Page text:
How effective is group counseling?
Research suggests that group counseling is the treatment of choice for many issues that are common among university students. It has been shown to be as effective as individual counseling, and for some issues, it can be even more effective than individual counseling.
Group Counseling Testimonials
How can group counseling be as effective as individual counseling? I'm concerned I'll "lose out."
Most individuals are pleasantly surprised at how much they gain from participating in group. Unlike individual counseling, group therapy provides invaluable opportunities for you to connect with others who might have similar problems, practice new interpersonal skills in a group context, and gain multiple perspectives on your concerns from different group members.
What does a typical group session look like?
Groups at the CMHC vary significantly in session format. Many groups are structured or semi-structured; these groups are somewhat similar to experiential workshops in that most group sessions focus on a particular topic. Each session usually consists of brief lectures by the group leaders, group discussions, and experiential activities.
In what ways is a group similar to/different than being in a class?
Our structured groups are a little similar to classes in that each group has a "syllabus" and the group leaders teach on particular topics each session. However, there are usually more opportunities for discussion and experiential activities than in a classroom. Another important difference is that you don't have to sit for a test or an exam!
Do I have to reveal all my deepest secrets and feelings to the group?
No, you don't have to do that! You decide how much you want to share and no one can force you to reveal your secrets or feelings. Most group members tend to share more about themselves when they feel safe in the group. While we recognize that sharing can sometimes be uncomfortable, we also know that many members report getting more out of group when they decide to share more personal aspects of themselves. We encourage you to be aware of your pace for group involvement and to share when you feel comfortable doing so.
Because there are so many group members, I'm afraid that I'll have few opportunities to talk.
Figuring out how to get your needs met in group is a very common concern among members. If you find yourself needing more time in the group, we recommend that you bring it up within the group. Group is an excellent place to work on assertiveness!
I am shy by nature; I won't be able to talk as much as the other group members.
That's really ok. It's normal that some members will talk less than others in the group. You can tell the group that you're shy. We encourage group members to be respectful of individual differences. You can take your time to open up to the group.
What if a member of the group is my friend or classmate?
We recognize that it might be awkward to be in the same group with a friend/classmate. Please let group leaders know immediately if you have an existing relationship with someone else in the group. If that happens, the group leaders, in consultation with the group members, will decide how best to resolve this situation. It may work out to have both of you stay in the same group, or it may be best to have one of you find a different group to join. In the latter case, leaders will consult with you or your friend/classmate and do our best to find another appropriate group that matches your needs and schedule.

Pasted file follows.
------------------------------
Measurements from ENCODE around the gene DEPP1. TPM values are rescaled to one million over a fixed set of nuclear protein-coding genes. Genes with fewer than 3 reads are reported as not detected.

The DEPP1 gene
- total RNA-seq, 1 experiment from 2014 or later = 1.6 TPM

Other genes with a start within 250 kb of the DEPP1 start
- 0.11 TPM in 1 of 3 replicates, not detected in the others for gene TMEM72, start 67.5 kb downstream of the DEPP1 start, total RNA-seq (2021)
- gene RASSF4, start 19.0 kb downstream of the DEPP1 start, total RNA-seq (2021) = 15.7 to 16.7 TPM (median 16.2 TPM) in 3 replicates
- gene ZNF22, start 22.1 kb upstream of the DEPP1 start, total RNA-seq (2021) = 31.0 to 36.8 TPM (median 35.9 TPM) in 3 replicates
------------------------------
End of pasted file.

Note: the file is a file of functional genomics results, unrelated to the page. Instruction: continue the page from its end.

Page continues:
If I don't like the group, can I get out of it?
Yes, it's possible to leave the group if you're uncomfortable with it. We know that group is often uncomfortable at the beginning - if you feel this way, you are not alone! We also know that group members report feeling more comfortable after a few sessions, so most group leaders encourage their members to remain in the group for at least a few sessions before they decide to leave. If you do decide to leave the group after attending the first few sessions, most leaders ask that you come to the group one more time to say goodbye to other members.
How many people are in a typical group?
Most groups have between 6 -10 students and 2 group leaders.
What kind of people join a group?
Only UT students are eligible to join our groups. Students who join our groups do so with different needs and concerns. In our structured groups, group members usually identify with a specific concern related to the group theme. For example, members who join the Courage to be Imperfect Group usually identify with the theme of perfectionism in their lives. Our Personal Exploration groups are made up of members with a variety of concerns, including anxiety, depression, relationship problems, and self-esteem issues.
What role do the group leaders play?
Group leaders guide and facilitate self-exploration, give feedback and support, provide comments on interpersonal issues in the group, and encourage group cohesion. In our structured groups, group leaders take a more active role than in our process groups by providing instruction on specific topics related to the group theme.
What types of groups do you offer?
Click on this link to view a list of our groups this semester.
How long do groups last?
Most groups last 8-12 weeks. Others will continue from one semester to the next, perhaps taking a break over summer and winter vacations. You will be informed of your group's duration before it starts.
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